Friday, 28 November 2008
No apologies for some more about our woods! Walking in our local woods, or on the hillsides, has to be one of the great privileges of living in such a beautiful area of Britain as this is. And being able to do so without having to get in a car to get there just adds to the experience.
The way the woods are managed for wildlife means that there is always uncleared timber and wild areas; decaying stumps covered in mosses and lichens; ferns and fungi pushing up among the old leaves.
The little river at Pwll y Wrach makes a constantly damp environment, keeping the woods lush and overgrown, in contrast to Park Wood on the other side of the hill. Park Wood is drier and crisp to walk through in the Autumn when all the leaves have fallen.
Thursday, 27 November 2008
I work with organic wool. It is produced with minimal environmental impact and many must think that to add another process, such as dyeing, can only be detrimental. We have become very used to having colour applied to anything and everything, in whatever shade or tone we care to dictate. We want it to last forever even though we may discard the item immediately. Our textiles mustn't fade, but we change our interiors and wardrobes at will and send unwanted items to landfill.
I am not a chemist; I am a craft dyer, hopefully in the full sense of the word. These are my thoughts and ponderings from that perspective and I do not claim to have a full working knowledge of all the dyeing processes. But I am fascinated by the stories of colour and its development and use by the human race. As I look around this room, everything - from paper to ceramics, chairs, plastic, walls, everything - is coloured artificially.
In history, colour was precious. The best, fastest and brightest were the preserve of the Church and the rich. It wasn't all good news with these colours - arsenic, lead and mercury were just some of the natural ingredients used, with inevitable consequences for the dyers and sometimes the customer.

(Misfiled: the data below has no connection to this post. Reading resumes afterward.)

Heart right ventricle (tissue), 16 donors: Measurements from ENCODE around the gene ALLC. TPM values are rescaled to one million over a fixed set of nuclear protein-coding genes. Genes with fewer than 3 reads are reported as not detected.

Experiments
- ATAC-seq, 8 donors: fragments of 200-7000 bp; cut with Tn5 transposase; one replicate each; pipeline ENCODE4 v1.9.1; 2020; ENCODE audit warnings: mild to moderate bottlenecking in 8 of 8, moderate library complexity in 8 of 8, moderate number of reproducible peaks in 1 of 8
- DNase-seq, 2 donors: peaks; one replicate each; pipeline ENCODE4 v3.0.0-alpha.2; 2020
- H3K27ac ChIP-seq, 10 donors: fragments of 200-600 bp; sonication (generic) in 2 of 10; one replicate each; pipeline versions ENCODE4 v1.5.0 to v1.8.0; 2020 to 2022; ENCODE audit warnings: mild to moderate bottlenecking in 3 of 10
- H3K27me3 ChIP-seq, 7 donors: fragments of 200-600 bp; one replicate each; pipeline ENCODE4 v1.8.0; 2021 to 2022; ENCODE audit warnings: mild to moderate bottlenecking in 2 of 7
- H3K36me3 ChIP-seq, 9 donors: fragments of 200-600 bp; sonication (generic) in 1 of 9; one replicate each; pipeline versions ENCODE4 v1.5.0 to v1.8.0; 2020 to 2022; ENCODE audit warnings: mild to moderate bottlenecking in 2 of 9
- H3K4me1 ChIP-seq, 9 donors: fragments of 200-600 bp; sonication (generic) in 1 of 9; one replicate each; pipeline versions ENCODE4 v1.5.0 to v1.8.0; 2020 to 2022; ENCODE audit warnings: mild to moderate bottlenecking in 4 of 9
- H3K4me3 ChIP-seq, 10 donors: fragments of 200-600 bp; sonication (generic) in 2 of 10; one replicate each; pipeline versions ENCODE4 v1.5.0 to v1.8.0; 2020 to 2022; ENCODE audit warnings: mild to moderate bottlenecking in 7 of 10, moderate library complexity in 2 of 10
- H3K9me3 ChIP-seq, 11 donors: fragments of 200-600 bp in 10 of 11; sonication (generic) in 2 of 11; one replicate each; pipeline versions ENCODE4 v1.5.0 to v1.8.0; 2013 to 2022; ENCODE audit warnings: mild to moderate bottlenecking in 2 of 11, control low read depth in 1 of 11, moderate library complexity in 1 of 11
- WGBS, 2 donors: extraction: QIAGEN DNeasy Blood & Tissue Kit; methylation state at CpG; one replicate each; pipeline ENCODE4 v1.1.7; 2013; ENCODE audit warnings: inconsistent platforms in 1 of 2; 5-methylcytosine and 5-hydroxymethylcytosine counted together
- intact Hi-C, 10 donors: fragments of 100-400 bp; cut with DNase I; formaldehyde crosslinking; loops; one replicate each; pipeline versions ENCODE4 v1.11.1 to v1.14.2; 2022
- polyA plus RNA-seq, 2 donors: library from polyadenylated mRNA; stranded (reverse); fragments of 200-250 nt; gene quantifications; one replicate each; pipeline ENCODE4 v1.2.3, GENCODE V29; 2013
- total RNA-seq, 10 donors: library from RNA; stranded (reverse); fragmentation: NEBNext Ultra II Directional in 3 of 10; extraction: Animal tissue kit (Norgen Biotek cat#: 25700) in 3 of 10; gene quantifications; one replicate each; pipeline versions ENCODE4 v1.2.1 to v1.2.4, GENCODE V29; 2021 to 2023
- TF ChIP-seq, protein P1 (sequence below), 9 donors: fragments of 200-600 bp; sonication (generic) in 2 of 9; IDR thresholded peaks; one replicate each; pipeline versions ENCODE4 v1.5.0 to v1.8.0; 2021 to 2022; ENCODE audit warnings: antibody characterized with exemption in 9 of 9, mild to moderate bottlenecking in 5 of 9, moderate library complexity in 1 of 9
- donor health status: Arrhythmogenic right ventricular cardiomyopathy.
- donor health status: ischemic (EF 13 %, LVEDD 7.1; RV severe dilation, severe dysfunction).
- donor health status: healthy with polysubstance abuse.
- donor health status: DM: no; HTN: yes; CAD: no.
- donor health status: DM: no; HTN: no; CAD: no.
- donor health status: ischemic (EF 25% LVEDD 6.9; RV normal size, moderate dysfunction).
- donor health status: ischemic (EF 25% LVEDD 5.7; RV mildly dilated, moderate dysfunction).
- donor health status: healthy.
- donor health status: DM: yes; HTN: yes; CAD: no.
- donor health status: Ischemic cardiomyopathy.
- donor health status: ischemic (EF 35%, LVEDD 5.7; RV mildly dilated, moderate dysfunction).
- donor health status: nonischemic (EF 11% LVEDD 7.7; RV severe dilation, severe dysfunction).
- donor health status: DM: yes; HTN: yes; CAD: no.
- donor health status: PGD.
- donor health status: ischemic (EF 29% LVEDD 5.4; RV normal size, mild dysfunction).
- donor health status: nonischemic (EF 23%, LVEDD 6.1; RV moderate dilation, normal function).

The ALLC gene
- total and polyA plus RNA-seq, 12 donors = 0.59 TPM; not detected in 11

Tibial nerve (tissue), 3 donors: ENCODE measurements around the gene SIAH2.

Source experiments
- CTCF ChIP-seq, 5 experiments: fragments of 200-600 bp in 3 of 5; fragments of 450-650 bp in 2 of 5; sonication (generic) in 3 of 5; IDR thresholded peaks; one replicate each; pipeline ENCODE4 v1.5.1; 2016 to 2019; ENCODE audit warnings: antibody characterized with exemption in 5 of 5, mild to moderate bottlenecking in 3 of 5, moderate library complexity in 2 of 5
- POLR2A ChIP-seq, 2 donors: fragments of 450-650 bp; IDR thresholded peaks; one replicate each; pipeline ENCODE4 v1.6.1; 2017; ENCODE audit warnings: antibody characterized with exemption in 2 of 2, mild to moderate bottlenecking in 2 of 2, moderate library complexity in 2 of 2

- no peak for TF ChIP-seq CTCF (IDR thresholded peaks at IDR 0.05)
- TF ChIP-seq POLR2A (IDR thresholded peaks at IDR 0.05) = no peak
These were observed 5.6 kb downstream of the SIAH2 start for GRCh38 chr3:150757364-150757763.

Humans love to be awash with colour. A walk down any High Street will show that. But do we really see it in such a cacophony? Many years ago I spent a couple of months in Romania, before the overthrow of the Communist government. The first thing to strike me on our return to Heathrow was the colourfulness - adverts, signage, clothing, cars - everything. It shouted! And it was quite overwhelming. It took me very much by surprise as I really hadn't noticed any lack of colour during our stay in a rural Romanian town.
But to get that amount of colour into everything we use demands additional and, quite often, toxic processes. Apparently, European dye manufacturers are having to move their production from Europe to countries where Health and Safety and environmental regulation isn't so expensive to apply - maybe because it is not so strict? It can be extremely difficult for the average consumer to find out what goes into the production of their textiles - but do many actually care enough? Have we ever thought about it enough?
Low impact, water based synthetic dyes are now available. Easy to apply and they leave the dye-vat exhausted (the fibre takes up all the colour). But still derived from oil? Do they still need to be tested on animals?
We decided to use plant based dyes. We enjoy the challenge of working with them, developing the skills, and the links with the past as much as the colours we obtain. But they need a mordant - a metal salt - to affix the colour to fibre. Organic standards allow Alum and a small percent of iron. And what about the land taken up by growing crops for dyeing? Shouldn't it be used for food? The demands on land now are for fuel crops and fibre producing plants too; dye plants are just one more. But the waste from the plants can be composted. And some plants grow on land unsuitable for food. The colours may not be quite as fast as synthetic dyes but they do not disappear at the first hint of a wash or a sunbeam. And they always attract attention for their subtlety, their gentleness and depth.
There is a place for both types of dye according to the end use of the product it is applied to. Maybe what we should be doing is minimising our use of colour, using small touches with all the undyed and natural shades wherever possible.
As far as textiles go - I aim to do just that. Wool and other protein (animal) fibres are available in many natural shades from white and cream through to almost black. Small details in dyed colours, carefully placed, can really shine out. I heard of someone who decorated her house very plainly but lit it by occasional brightly coloured textiles and painting, causing them to have a maximum impact.
Colour is special. Good colour is expensive and precious.
Wednesday, 26 November 2008
All the other colours seem to reflect the environment we live in - obvious really I suppose!